Although Jameson’s course did nothing to inspire the young man, perhaps it did seed in Darwin a title for the Origin of Species,1 and it also brought immediate benefits in giving him a chance to help with the collections in the University Museum, where he became an assistant and was awarded desk space. Tending the collections would have provided a flashback to his indiscriminate collecting as a childhood hobby, a status not radically different from that of the postpubescent scientific amateurs who dominated British geology throughout this ‘heroic age’, until the founding of the British Geological Survey in 1835. The Survey formally made professionals of these gentlemen geologists. Jameson himself was a doctor by training who had been inspired into geology by John Walker (1730–1803), his Professor of Natural History at the University of Edinburgh from 1779 until 1803, and previously 30 years a Presbyterian parish priest – perhaps understandable, then, Jameson’s biblical interpretation of Werner’s flood, although, years later, he was to change his outlook in favour of Hutton. Hutton’s geological ‘deep time’, popularised by Lyell, and which could accommodate gradual evolution by natural selection, was hotly contested by William Thomson, later 1st Baron Kelvin (1824–1907), a mathematician and engineer at Glasgow University. Thomson had contradicted uniformitarianism by using thermodynamics to calculate the age of the sun, and the subsequent cooling time of the earth, to be insufficient for evolution to have occurred: ‘I may say, strenuous on this point, that the age of the earth is definite. We do not say whether it is twenty million years or more, or less, but we say it is
Darwin in ScotlanD
not indefinite. And we can say very definitely that it is not an inconceivably great number of millions of years… This earth, certainly a moderate number of millions of years ago, was a red-hot globe’. Unfortunately, Thomson had omitted nuclear fusion and radioactivity from his calculations, and so the potential for a star to burn bright for billions of years. The capacity of the earth to generate its own heat, thereby appearing younger than reality, had escaped him, but understandably so, as this was not known until the early 20th century. Meanwhile, in the absence of this knowledge, Darwin was concerned by Thomson’s calculations inasmuch as he estimated a longer period necessary for evolution before the Cambrian than afterwards. This much he confessed to James Croll (1821–1890), self-taught geologist and expert on glaciers who was appointed Resident Geologist and keeper of maps and correspondence at the British Geological Survey offices in Edinburgh from 18672: ‘I am greatly troubled at the short duration of the world according to Sir W. Thomson, for I require for my theoretical views a very long period before the Cambrian formation’. Thomas Henry Huxley (1825–1895), ‘Darwin’s bulldog’ and Acting Professor of Natural History at the University of Edinburgh from 1875 to 1877, attacked Thomson, calling to doubt his information sources: ‘Mathematics may be compared to a mill of exquisite workmanship, which grinds your stuff to any degree of fineness; but, nevertheless, what you get out depends on what you put in; and as the grandest mill in the world will not extract wheat flour from peas cods, so pages of formulae will not get a definite result out of loose data’. However, Darwin had little recourse other than to maintain his convictions, foremost in his own powers of deduction: ‘[P]re-Silurian creatures must have lived during endless ages else my views wd be wrong, which is impossible – Q.E.D.’; and then also in Lyell’s methods, about which he admitted to having insufficient understanding of the appropriate mathematics, ‘which profound ignorance gives, but I cannot help observing that when applied to uncertain subjects, such as geology, it gives as uncertain results as geologists arrive at by other means; for instance, how Thomson and others differ about the thickness of the crust of the earth and the rate of cooling’. But, on this subject, Croll was qualified to comment:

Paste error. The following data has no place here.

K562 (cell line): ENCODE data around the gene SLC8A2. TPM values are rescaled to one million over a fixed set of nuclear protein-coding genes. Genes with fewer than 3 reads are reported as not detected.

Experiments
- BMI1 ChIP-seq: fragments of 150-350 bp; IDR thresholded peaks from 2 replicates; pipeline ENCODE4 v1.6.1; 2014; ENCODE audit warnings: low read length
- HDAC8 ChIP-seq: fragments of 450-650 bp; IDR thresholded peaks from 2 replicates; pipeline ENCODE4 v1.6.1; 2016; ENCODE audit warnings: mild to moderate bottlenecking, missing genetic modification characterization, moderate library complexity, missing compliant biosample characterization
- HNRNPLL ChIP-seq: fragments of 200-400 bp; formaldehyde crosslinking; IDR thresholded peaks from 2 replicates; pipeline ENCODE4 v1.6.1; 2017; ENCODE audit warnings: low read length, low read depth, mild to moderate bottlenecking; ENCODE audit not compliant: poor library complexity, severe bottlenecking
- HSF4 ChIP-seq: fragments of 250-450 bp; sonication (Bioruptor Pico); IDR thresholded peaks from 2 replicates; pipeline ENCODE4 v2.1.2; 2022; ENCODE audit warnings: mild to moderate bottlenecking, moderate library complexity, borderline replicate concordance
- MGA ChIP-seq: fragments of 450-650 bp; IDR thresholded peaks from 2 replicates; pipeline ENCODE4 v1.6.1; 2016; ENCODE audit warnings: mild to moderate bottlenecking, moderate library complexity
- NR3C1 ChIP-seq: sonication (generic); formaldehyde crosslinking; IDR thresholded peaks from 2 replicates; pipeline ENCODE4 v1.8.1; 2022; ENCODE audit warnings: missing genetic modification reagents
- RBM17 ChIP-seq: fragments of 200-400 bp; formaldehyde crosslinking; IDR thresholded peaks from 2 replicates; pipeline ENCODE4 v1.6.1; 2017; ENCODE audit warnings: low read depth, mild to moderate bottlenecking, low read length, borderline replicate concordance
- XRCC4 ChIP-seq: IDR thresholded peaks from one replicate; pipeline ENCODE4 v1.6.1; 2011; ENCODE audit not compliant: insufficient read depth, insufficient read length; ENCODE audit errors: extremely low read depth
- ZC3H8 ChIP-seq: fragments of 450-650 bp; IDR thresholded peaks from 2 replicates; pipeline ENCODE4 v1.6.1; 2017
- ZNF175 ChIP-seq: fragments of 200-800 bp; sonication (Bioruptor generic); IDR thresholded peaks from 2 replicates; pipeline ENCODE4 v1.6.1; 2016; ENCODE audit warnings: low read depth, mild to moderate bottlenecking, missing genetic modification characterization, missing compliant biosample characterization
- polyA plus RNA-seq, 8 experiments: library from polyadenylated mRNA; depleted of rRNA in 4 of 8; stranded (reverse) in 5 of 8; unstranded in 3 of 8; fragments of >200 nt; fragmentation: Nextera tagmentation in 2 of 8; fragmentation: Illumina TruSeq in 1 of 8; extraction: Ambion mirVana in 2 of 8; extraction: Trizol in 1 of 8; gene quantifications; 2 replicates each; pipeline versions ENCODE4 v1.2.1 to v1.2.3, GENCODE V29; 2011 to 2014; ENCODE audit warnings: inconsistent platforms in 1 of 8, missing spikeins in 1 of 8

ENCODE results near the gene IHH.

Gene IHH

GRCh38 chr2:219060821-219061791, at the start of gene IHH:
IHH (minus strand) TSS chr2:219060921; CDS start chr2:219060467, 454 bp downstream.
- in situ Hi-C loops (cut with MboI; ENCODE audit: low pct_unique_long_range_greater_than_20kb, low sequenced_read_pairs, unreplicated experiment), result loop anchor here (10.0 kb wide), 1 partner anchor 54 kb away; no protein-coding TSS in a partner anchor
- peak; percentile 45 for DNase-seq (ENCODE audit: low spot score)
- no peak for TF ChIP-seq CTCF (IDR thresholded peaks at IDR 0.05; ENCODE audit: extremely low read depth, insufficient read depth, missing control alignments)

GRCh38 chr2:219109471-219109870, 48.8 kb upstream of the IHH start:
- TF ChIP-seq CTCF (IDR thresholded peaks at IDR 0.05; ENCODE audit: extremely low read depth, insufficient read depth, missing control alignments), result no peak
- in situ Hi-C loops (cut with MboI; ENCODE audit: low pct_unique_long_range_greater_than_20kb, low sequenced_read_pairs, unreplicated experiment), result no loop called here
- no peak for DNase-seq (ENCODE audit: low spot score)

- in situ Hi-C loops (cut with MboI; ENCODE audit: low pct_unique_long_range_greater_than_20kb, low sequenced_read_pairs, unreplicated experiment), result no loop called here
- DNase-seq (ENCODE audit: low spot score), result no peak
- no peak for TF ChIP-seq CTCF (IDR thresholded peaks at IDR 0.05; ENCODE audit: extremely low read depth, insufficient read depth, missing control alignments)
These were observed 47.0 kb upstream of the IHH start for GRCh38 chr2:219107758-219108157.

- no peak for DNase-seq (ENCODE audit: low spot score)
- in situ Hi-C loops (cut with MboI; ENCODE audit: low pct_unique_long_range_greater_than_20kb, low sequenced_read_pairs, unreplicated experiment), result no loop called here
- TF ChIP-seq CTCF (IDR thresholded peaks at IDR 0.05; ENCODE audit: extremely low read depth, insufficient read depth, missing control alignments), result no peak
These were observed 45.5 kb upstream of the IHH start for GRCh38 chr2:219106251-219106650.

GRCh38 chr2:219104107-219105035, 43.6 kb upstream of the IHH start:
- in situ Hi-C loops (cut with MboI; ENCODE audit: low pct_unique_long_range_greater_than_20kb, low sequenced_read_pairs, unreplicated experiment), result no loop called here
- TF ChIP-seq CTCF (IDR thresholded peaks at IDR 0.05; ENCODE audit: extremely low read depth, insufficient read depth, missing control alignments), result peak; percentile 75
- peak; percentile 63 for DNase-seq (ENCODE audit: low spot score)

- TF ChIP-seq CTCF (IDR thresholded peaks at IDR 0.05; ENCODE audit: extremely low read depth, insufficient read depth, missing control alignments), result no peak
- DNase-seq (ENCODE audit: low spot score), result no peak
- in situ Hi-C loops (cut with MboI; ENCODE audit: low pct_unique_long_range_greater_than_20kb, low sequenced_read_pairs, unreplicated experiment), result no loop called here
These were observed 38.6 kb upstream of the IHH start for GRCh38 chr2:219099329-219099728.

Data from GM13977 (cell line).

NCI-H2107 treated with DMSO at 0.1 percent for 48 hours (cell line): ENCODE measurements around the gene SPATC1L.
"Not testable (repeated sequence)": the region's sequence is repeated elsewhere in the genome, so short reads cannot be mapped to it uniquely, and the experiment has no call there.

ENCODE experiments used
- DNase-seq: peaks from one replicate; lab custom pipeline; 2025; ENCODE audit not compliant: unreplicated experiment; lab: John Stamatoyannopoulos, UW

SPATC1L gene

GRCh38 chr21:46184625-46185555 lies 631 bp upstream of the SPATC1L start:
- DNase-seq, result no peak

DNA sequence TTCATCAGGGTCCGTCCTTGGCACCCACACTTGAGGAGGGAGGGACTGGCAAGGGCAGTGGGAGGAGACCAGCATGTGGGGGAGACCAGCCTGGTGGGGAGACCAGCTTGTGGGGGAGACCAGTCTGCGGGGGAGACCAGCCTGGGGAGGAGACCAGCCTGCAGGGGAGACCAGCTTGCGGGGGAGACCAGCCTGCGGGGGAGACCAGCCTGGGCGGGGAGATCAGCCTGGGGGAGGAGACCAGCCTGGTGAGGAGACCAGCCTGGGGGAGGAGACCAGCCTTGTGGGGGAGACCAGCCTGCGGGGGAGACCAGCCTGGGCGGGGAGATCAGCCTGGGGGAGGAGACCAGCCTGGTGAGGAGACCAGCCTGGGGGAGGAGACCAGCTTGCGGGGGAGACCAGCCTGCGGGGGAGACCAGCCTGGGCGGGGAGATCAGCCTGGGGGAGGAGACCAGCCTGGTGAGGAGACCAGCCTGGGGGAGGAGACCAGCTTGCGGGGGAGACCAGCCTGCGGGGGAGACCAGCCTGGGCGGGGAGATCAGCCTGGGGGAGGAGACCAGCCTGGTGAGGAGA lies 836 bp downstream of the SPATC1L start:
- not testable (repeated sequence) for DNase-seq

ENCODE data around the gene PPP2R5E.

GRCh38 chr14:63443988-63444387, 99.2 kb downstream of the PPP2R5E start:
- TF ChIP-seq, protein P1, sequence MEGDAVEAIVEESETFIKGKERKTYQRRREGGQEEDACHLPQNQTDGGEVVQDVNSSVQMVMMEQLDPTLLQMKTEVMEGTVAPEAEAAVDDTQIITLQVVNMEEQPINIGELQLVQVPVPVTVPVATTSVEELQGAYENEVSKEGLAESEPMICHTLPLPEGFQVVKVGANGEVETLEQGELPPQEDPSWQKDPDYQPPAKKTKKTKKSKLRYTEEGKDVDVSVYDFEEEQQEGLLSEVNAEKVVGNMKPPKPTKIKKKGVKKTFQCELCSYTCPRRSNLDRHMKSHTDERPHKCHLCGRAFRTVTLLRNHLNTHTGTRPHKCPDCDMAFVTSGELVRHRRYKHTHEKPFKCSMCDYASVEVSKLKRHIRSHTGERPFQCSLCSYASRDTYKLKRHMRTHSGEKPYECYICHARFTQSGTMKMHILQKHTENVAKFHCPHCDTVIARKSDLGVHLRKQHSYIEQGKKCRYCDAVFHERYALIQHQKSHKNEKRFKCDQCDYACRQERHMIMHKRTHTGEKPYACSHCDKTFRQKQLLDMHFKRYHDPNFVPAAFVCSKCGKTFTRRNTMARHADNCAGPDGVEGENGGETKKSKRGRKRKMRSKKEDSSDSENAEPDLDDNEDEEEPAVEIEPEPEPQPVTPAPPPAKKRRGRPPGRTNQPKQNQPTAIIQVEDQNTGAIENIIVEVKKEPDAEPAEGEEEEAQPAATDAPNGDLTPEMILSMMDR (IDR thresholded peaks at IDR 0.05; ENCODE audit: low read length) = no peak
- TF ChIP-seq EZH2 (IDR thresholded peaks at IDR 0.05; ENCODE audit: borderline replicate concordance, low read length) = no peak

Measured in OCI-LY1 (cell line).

I think that you may quite fairly assume a very long period before the Cambrian formation, even according to Sir William Thomson’s theory; for, supposing the earth to have originally been in a molten condition, a solid crust would very rapidly form, and if this crust would not break up and sink, the globe at the surface would be cool and suitable for life, although a short way down below the surface the heat was intense. This results from the slow rate at which the crust is able to conduct the heat from within.
Thanking Croll (‘It is consolatory to me that you are inclined to give a little more age to the world’), Darwin reveals that Croll’s contributions helped him to maintain confidence in his work, and reinforce his armour against his other critics.